This beehive of expert activity lies at the heart of one of the Agency’s primary roles: to function as a hub for identifying, defining, and coordinating collaborative capability programmes in Europe. The reference point around which this activity is organised is the EU’s Capability Development Plan (CDP) and its 11 priorities.

Those priorities range across all domains from sea to space, including cross-cutting capabilites, with their management overseen by EDA. At its most basic, the CDP is the EU’s overall tool for developing strategic autonomy and a major ‘driver’ for R&T investment, armaments cooperation and Europe’s defence industries.

Various iterations of the CDP have been around for years, the first being launched in 2008. However, it is really only in the last few years that its objectives have come into the sharpest focus as a result of wider policies, namely the EU’s 2016 Global Strategy, the European Commission’s June 2017 unveiling of the European Defence Fund and the Member States’ decision to launch Permanent Structured Cooperation (PESCO) in December 2017.

EDA worked closely with national capitals to tailor the CDP in June 2018 with its current set of objectives to support those policy developments. It is also changing how the CDP priorities are tackled.

The stress now is on output orientation, based on strong political guidance. “We are now changing the basic way we work to generate capability projects,” explains Jean-Youri Marty, EDA’s Deputy Director of Capability Armament Technology.

Moving away from only bottom-up

During its early years, for example, the Agency used mainly a bottom-up approach to generate cooperative projects. The guiding priorities were set at ministerial level but they were more EDA-centric, and it fell largely to the Agency to identify topics where it thought something could be done among capitals for collaborative capability development.

Once a topic was identified, EDA aimed to harmonise the requirements, clarify which Member States could logically participate, and then define a business case for an ad hoc project involving the interested countries. This meant defining the main work packages, coming up with a budget, understanding the type of industries to be involved and so on – details that down-in-the-weeds national experts had to mostly cobble together themselves.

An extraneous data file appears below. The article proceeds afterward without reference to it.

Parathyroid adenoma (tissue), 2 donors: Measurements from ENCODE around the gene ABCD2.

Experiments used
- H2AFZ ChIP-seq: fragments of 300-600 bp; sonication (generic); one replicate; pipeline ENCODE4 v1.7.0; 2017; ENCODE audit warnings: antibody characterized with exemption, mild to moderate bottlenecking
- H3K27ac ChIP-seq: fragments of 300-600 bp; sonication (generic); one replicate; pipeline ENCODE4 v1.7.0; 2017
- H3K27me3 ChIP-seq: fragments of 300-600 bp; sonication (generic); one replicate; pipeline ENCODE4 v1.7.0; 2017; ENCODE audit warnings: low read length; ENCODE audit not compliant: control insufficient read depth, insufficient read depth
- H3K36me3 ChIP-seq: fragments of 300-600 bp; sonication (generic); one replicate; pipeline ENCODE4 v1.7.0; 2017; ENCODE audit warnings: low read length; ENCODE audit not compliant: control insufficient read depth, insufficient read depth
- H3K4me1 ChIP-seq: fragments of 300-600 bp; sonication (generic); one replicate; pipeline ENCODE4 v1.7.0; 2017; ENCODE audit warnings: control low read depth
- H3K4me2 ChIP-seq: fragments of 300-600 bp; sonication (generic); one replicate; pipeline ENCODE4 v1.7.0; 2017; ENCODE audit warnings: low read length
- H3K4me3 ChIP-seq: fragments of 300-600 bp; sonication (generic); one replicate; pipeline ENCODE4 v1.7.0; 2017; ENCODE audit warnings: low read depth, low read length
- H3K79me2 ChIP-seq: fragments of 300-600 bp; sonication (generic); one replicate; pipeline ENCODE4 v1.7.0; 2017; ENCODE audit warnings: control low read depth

Where this worked, the results have been impressive. Via the Agency, national naval experts began creating a network in 2006 (“MARSUR”) to seamlessly exchange maritime awareness data between their navies, an endeavour that is now moving to industrial scale.

Another example is EDA’s ongoing GOVSATCOM project. Having reached initial operating capability in January 2019 after five years of preparation, it demonstrates the benefits of pooling national satellite communications capabilities by sharing them on an efficient pay-per-use basis amongst EDA countries.

A sterling example of ‘hub success’ has been the Agency’s work on the multirole tanker transport aircraft project (MMF). First explored in 2012, a five-strong group of nations (EDA members Belgium, Germany, Luxembourg and Netherlands, plus EDA partner country Norway) signed a contract in July 2016 to purchase 8 Airbus A330 aircraft. Based on each nation buying operational hours at a fixed cost, other EDA countries are now considering it as well – a collective capability that will go far toward filling a long-standing gap in Europe.

But the bottom-up approach has had its setbacks too. The telling example here was the Agency’s idea, launched in 2007, for multi-nation development of future tactical unmanned air systems for maritime and land applications. Its research group produced a solid set of good recommendations in 2011, but it died on the vine.

“Everyone liked the results a lot, but it never led anywhere because there was no pre-existing requirement for cooperation in the plans and budgets of the Member States involved. It was not embedded there,” observed Marty. “At the experts’ level there was no way they could start with a blank page and shape the future of capability development in Europe. Each came to the table with their own national plan, hoping to find something in common, even though they could not deviate much from that plan. In the end, it was an attempt to bend those plans a bit by cross-checking and looking for overlaps but there was only so much bending they could do.”

Eventually, with all those experts mingling together within EDA, it emerged that the only logical way forward was to identify new things that all could support.

And that required a novel political approach as well.

Optimising MBTs on a European scale

One of the most difficult capability goals facing the EU Member States has been to decide how to upgrade, redesign or rationalise their fleets of main battle tanks (MBTs). A legacy of the Cold War, there are some 5000 MBTs scattered across Europe, where some 16 different models jostle alongside one another.

Some EU countries have too many while others none at all. How to deal with this situation in an efficient way has been a longstanding challenge.

A solution is in sight, however. In spring 2017 EDA launched its programme, “Optimisation of the MBT Capability in Europe.” Focused on the legacy Leopard 2 chassis (both MBTs and derivatives), this pilot project is testing how surplus Leopard platforms with basic equipment in one country can be transferred to others.